The online Plaza Mayor for those who love Spain, and those who blog about it.

Five Delicious Things About Spain

April 23, 2013 by Luann Edwards

A true Iberophile knows that Spain has some of the best cuisine in the world. Travelers to the Iberian peninsula can land in any city, inland or coast, and enjoy something that is truly delicious and completely unique. We have the country’s rich history and culture to thank for it – and every bite tells a story. Learning a country through its food is the most basic way to travel.

Our theme this week is food; in particular, tapas. Tapas are the food version of social media. Its history is murky, but there is one common idea in the story: people would sit with tapas and beverages and eat them together. When eating in any Spanish city, I have noticed that I am never served a glass of wine without a small sandwich or other bite to accompany it. That may prove the theory as travel blogger Emma Higgins says in her blog about Spanish tapas, “…Bars serv[ed] every drink ordered by a sailor or solider with a small plate of food on top to ensure they kept eating and wouldn’t get so drunk.”


Tapas are typically known by the common selections: tortilla, gambas al ajillo, jamón Iberico, croquetas, and patatas bravas. My favorite is the tortilla Española, a deliciously simple combination of potatoes, a whole onion, a dose of olive oil and eggs. A cool glass of wine and some fresh crusty bread and I am one happy lady. Below are what I’ve judged to be the top five most important tapas:


1. Tortilla

I start with my favorite, the tortilla Española. This deliciously simple combination of potatoes, yellow onion, a dose of olive oil and eggs can be found in almost every Spanish tapas bar and restaurant. It works for breakfast, lunch, and that middle hour between the siesta and dinner that tapas tradition owns. You can have it in a plate, or on a bun – a bocadillo.  A wedge of tortilla, a cool glass of wine and some fresh crusty bread makes me one happy lady. As Ms. Higgins said, “For some reason I’ve found that there really is nothing like a tortilla made by a Spaniard.”  I couldn’t agree more!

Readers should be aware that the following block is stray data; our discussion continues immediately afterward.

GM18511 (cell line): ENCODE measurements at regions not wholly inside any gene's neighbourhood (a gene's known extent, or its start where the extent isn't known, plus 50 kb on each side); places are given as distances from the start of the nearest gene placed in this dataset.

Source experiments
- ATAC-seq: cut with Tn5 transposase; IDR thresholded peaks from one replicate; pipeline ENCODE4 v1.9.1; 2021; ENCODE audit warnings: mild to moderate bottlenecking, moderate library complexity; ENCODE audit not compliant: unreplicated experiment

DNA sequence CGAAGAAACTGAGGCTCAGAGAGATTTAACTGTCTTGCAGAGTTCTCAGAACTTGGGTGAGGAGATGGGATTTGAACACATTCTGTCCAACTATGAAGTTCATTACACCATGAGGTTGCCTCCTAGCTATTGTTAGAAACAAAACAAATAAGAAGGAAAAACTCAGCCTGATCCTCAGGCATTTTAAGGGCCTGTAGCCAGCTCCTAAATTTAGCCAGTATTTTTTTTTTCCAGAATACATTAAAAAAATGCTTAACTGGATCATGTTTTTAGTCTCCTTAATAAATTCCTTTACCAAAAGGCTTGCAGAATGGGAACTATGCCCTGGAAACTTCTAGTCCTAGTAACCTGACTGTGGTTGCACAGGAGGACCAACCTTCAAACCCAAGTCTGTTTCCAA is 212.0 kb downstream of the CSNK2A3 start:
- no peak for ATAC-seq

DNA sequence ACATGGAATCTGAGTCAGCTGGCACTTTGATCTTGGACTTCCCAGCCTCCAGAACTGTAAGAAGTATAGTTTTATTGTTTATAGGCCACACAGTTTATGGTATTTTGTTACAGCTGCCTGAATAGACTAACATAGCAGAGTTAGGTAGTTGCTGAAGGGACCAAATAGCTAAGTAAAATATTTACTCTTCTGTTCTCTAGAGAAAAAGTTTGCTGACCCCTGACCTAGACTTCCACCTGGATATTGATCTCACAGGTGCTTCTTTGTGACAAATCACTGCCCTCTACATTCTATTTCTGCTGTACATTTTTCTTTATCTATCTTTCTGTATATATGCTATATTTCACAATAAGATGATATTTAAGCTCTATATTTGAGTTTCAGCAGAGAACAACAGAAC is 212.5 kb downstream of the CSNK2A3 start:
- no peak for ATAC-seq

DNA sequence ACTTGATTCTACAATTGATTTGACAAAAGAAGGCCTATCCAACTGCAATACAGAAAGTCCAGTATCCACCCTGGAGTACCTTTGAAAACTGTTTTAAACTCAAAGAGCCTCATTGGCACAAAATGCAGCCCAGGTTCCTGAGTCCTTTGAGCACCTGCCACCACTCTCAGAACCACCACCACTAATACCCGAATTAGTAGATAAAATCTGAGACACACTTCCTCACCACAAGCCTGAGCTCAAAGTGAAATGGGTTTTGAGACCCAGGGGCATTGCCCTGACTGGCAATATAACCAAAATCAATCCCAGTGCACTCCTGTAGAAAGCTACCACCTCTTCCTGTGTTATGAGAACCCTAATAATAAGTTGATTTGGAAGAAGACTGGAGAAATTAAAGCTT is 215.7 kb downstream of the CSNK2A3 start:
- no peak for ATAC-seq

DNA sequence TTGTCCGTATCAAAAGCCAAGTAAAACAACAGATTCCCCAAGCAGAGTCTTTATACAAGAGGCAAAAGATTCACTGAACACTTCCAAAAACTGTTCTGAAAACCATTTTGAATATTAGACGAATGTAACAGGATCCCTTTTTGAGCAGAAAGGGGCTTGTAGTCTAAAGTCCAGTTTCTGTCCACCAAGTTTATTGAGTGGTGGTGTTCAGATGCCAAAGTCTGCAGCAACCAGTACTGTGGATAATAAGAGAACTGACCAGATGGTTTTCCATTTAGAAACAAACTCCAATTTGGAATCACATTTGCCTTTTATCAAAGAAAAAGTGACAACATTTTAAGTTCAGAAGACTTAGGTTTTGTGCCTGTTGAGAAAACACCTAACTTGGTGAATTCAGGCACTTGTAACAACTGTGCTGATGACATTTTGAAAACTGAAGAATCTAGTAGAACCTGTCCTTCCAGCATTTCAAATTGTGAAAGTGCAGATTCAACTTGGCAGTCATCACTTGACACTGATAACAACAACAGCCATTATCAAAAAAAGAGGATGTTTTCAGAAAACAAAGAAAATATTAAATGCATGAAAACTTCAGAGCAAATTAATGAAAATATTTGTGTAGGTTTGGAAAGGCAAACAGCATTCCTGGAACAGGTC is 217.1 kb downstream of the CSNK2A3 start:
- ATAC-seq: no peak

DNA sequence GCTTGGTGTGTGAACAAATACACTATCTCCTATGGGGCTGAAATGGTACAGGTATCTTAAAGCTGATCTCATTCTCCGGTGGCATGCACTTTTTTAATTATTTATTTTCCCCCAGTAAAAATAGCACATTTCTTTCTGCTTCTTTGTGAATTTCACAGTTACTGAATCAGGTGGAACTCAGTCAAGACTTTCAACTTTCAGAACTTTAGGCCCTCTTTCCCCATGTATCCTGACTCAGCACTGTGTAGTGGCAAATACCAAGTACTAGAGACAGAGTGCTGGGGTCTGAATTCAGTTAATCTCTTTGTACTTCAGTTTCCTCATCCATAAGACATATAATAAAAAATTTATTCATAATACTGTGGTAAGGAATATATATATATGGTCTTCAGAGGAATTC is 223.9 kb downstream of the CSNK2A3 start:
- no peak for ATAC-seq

2. Gambas al ajillo

Shrimp, or prawns, served in a clay pot swimming in a spicy olive oil.  This dish is associated with a memory so poignant that I yearn to return to that moment: A warm evening in Segovia, sitting outside the Plaza Mayor. I remember a Tweet I shared about it, “Dinner on the square: gambas al ajillo, crusty roll, cool glass of Rueda. A woman sits at a piano. #travelbite #segovia.” In case you’d like to make your own, here’s a recipe by a guest blogger at wwww.holayessica.com. As she says, ” Gambas al ajillo (garlic prawns), in particular, are classic Spanish and the perfect example of how easy it really is to cook Spanish cuisine.” I  believe that what makes Spanish cuisine so good is the fresh simplicity of its ingredients. Yes, there’s plenty of  fancy in Spain, but these old favorites endure.


3. Jamón Iberico

I feel a bit sad for all of the pigs that live in Spain, since there fate is already pre-determined. Eventually, some day, they will find themselves hanging out at a Museo del Jamón. At the same time, I wouldn’t change a thing. This cured Spanish ham, a superior cousin of Italian proscuitto, is woven into the fabric of Spanish cuisine. If you enter a traditional Spanish restaurant and there are no ham hocks hanging from the ceiling, turn and walk away. If you are in Spain, seated at a table, about to enjoy some tapas, there had better be a portion of jamón coming out. Just read the description as Jennifer Shanks wrote in her travel blog: “[They are] gorgeous cured ham shanks made from acorn-fed black Iberian pigs – hung from the ceiling.” It’s a must – don’t leave Castille without a taste.

Cheese gets second billing here, but is an important accompaniment as well – a few slices of Manchego will only enhance the experience of the jamón, but that’s just my opinion.


Museo de Jamón, Madrid

Museo del Jamón, Madrid


4. Croquetas

I will spend the least time describing croquetas – croquettes – since they’re the least interesting to me. It is still one of the most famous and important items on the Spanish tapas menu. I’ll let Don Victor’s Homemade Spanish Cuisine blog tell the story, “A Croquette is a small bread crumbed deep-fried oval or cylinder shaped dough containing, usually as main ingredients, mashed potatoes, ground meat (Chicken and/or Serrano Ham), fish (unsalted Cod and/or Prawns), cheese, vegetables (Leek, Mushrooms, Onions) or any combination thereof and mixed with Béchamel.”


Please  do not think, however, that having croquetas with jamón means you’ve fulfilled the requirement listed in number 3.


5. Patatas Bravas

They’re carbs. They’re fried. And then they’re covered in a delicious tomato-ey, spicy, oily sauce and served  you on a platter. What’s not to love about patatas bravas? They so rich that you have to share, but so good that you have to resist fighting your table mates for the last bite. Matthew Hirtes at Spain Holiday had this nugget of wisdom to share: “Whilst the Spanish are keen on spices, they’re not so hot for spicy food. One of the few exceptions to the rule is the nationwide favourite, patatas bravas.” My fondest memory of this dish occurred on the Paseo de Gracia in Barcelona: I’m sitting at an outdoor restaurant on an unseasonably warm December afternoon, enjoying one bite at a time.


My fellow Iberophiles will have enjoyed this tour through the favorite tapas of Spain – and likely have some fond memories to go along with them. If you’re an aspiring Iberophile, go forth and start tasting some memories of your own.


Posted in Curation, Food and Wine |

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